I was up at 6:45 AM and wandered over to John’s trailer compound around 7:10. He was outside talking to someone on his cell phone and we finally left at 7:20 for breakfast in Mayo. We went to a small, unassuming diner and waited in the car until Dale showed up. We ordered at the counter, selected ceramic mugs from a basket, and then took a table in the back. I had a version of my usual breakfast out; dry toast with Smucker’s Strawberry Jam and coffee.
We were done by 8:15 and stopped at the NAPA store headed east out of town on US-27. They had a good supply of Group 31 commercial batteries and gave me a good price based on my AITA/NAPA discount card and waved the core charge if I returned the old batteries.
We returned to John’s and I got busy removing the old batteries, which was a bigger project than it sounds. I had to get all four of my tool boxes out plus our Little Giant ladder, nitrile gloves, and paper towels. I also had to disconnect the car from the bus.
The four batteries were lined up, sitting crosswise, in a tray above the passenger side tag axle. Being that far off the ground I found it easier to work from the Little Giant ladder configured as a short step ladder.
My first step was to make a diagram of the physical location of the batteries with the positive and negative terminals marked and lines for the main cables attached to each one. I assigned the numbers 1 through 8 to the terminals and then used green Frog Tape to label each cable with the number of the terminal it was connected to. At Linda’s suggestion I used my iPad to take a photo of the batteries with the labeled cables.
My next step was to remove all of the cables from the batteries, being careful not to allow the exposed lugs on the ends to come in contact with anything they should not touch. Some of the cables were jumpers, which I removed and set aside, while others were captive and had to hang down next to the forward side of the tray. The cables were secured with a lock washer and nut at each terminal which I set aside as I removed them.
With all of the cables removed I proceeded to remove the large nut that secured the retaining bracket that held the batteries and remove it. I started with the battery farthest to the outside as it was the easiest to lift out from atop the ladder. Paul, one of the owners of the Entegra Aspire motorhome parked behind us, had come over to see what I was doing and offered to help. I gladly accepted his assistance and he helped me lift the old batteries out of the tray and get them on the ground. Each one weighs about 80 pounds.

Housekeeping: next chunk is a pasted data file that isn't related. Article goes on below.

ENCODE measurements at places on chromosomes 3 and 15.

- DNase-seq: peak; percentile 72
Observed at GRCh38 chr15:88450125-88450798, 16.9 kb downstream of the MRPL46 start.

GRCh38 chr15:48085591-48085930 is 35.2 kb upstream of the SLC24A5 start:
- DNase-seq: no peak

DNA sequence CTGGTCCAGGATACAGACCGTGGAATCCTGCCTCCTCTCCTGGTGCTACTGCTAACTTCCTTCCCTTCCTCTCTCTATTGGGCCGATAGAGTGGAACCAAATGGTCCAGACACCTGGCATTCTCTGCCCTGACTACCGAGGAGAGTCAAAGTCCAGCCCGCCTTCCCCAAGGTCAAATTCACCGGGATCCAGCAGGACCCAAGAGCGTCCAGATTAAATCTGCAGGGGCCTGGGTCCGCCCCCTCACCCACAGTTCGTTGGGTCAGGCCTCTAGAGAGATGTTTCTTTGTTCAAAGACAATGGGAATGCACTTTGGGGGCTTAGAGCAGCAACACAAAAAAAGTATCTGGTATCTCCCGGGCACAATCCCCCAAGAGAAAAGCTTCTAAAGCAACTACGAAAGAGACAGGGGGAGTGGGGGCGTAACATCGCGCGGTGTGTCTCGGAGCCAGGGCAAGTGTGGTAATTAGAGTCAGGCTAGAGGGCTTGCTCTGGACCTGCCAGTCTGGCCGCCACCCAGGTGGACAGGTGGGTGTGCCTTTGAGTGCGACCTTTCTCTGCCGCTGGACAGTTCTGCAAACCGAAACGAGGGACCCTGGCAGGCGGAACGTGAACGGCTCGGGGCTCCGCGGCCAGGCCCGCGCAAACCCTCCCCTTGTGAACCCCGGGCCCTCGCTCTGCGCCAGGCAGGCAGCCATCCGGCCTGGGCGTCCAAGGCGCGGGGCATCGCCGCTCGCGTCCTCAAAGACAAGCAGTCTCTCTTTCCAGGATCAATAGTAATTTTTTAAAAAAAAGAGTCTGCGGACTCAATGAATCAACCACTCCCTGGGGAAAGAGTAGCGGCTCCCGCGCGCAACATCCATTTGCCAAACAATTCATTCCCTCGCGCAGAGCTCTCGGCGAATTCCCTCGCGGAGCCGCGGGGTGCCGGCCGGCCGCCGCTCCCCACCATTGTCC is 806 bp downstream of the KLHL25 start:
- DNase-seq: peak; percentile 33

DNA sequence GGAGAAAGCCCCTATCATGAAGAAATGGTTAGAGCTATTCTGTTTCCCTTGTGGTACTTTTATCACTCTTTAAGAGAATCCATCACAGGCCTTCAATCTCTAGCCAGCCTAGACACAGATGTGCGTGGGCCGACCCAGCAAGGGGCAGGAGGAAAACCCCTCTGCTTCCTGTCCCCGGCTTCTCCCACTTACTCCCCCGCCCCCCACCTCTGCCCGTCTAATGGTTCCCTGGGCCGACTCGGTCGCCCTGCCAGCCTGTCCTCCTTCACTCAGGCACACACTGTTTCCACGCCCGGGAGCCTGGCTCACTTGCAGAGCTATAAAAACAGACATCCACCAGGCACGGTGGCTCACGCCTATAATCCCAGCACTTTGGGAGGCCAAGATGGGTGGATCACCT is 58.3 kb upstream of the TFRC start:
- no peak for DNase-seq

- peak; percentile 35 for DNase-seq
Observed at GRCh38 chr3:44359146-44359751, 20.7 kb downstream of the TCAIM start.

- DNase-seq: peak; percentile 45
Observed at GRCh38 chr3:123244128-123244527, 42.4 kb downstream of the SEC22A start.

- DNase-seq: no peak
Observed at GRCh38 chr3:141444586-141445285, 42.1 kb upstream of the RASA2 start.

I emptied out part of the driver’s side rear of our Honda Element, loaded the four used batteries in there, and took off for Mayo. The associate at the NAPA store unloaded the old ones for me and loaded the four new ones, which I appreciated. He pulled eight new lock washers for the terminals and a larger one for the hold down bracket, got a 1/8″ brass pipe thread plug, and helped me select at spray lubricant for the tray slides and a grease to coat the connections after they were made to protect them against corrosion.
As best I recall I was back at camp by 9:30 AM and backed the car into position by the passenger side rear of the bus. I used the silicon spray to lubricate the slide tracks. I then moved each battery in turn from the car to the ladder, setting it up one step at a time until I could lift it into the tray and slide it into position. I was careful to use my legs and protect my back muscles.
With the batteries physically in place and oriented correctly I reinstalled the hold down clamp. I then got Linda to help me reattach the cables. I cleaned the ends to remove previous grease and wrapped several of them in electrical tape to ensure they did not short out to the tie down bracket. I put No-Ox electrical connection anti-oxidant on each terminal. We then put the cables back on using the new lock washers and the old nuts. I torqued the nuts tight and we double checked the connections against the diagram. We finished at 12:30 PM, so I felt we had accomplished the battery replacement in a very good amount of time.